Man Charged for Assaulting, Insulting Traffic Police Officer

The Siem Reap Provincial Court on Saturday charged the son-in-law of the provincial prison director with intentional violence and “public insult” for allegedly punching a traffic police officer last week and then threatening to run her over with his car, officials said Sunday.

Poeung Chandareth, chief of the provincial police’s minor crimes bureau, said his officers arrested Lem Snekomnit, 26, on Saturday after he turned himself in.

“His mother-in-law took him to our office in the morning,” he said. “We questioned him, and then, at around 11 [a.m.], the court came and took him.”

According to Mr. Chandareth, Investigating Judge Rem Sopheak issued an order to detain Mr. Snekomnit at the provincial prison on charges of intentional violence and publicly insulting a person.

Judge Sopheak could not be reached for comment.

According to police, Mr. Snekomnit punched Touch Mom, 24, twice in the arm on Tuesday after she pulled him over for driving his motorbike without a helmet.

After getting onto a moto-trailer with his wife and fleeing the scene, police said, Mr. Snekomnit returned in his Toyota Camry and shouted through the window that he would run Ms. Mom over if she did not apologize. He also used a derogatory term for a woman while yelling at her, police said.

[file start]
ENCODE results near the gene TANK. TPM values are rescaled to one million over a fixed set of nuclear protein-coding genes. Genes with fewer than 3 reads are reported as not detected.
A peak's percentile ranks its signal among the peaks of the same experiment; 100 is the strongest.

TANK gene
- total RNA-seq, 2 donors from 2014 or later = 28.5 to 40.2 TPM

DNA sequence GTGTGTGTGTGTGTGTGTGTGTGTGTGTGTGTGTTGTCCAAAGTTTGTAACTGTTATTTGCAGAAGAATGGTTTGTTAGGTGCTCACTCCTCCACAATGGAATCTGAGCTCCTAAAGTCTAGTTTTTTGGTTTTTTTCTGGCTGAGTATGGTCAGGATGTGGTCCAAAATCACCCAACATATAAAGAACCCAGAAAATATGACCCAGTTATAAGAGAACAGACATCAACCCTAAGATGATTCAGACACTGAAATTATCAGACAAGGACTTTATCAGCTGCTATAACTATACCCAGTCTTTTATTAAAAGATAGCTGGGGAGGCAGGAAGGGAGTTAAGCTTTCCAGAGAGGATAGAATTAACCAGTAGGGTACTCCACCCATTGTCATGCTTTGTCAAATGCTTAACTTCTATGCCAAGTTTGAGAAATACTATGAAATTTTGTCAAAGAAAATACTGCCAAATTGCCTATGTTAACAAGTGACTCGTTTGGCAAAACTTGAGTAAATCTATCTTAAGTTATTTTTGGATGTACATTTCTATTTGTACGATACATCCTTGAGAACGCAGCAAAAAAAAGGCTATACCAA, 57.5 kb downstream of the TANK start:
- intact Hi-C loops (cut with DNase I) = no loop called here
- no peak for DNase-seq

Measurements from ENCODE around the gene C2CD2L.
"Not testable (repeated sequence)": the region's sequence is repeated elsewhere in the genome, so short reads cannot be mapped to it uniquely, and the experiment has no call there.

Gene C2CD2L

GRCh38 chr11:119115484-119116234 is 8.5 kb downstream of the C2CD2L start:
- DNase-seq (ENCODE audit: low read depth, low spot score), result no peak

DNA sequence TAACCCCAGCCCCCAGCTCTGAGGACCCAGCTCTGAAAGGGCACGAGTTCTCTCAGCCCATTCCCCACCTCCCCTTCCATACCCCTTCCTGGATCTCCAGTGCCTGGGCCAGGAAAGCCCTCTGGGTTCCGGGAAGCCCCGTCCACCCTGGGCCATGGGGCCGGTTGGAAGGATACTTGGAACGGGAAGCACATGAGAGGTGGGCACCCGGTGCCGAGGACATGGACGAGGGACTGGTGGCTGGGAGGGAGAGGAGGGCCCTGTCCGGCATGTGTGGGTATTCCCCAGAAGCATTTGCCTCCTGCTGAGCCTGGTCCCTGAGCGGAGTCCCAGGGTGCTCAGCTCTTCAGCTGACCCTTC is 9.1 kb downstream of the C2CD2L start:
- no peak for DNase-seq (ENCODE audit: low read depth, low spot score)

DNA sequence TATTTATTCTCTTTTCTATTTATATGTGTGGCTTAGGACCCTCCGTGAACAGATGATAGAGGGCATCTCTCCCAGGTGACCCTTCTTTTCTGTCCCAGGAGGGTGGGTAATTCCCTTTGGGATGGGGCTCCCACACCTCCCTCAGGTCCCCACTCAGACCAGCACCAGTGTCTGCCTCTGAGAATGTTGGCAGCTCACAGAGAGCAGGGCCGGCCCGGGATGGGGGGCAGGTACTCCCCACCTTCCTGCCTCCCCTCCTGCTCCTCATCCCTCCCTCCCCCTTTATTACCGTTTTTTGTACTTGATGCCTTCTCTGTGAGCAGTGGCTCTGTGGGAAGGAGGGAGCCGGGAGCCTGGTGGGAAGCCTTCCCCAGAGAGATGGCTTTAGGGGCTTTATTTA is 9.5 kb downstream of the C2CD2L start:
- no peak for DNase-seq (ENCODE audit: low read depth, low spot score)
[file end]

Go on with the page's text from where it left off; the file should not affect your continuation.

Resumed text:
When Ms. Mom took out her mobile phone to record the confrontation, Mr. Snekomnit again fled, according to police.

Chum Sovann, chief of the provincial police’s traffic bureau, said yesterday that National Police Commissioner Neth Savoeun would give Ms. Mom $500 today for enduring Mr. Snekomnit’s aggression. “The money is a donation to encourage her for doing her work, and for her [medical] treatment,” he said.

Ms. Mom said she currently earned about $170 per month and would use part of the $500 to pay for medical care.

“I had a scan of that part a few days ago, and my arm was severely hurt and my bone was hurt,” she said.

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Correction: A previous version of this article incorrectly quoted Chum Sovann, chief of the Siem Reap provincial police’s traffic bureau, as saying that $500 that National Police Commissioner Neth Savoeun was set to give Touch Mom was “for the way she was treated.” Mr. Sovann said the money was for her medical treatment.

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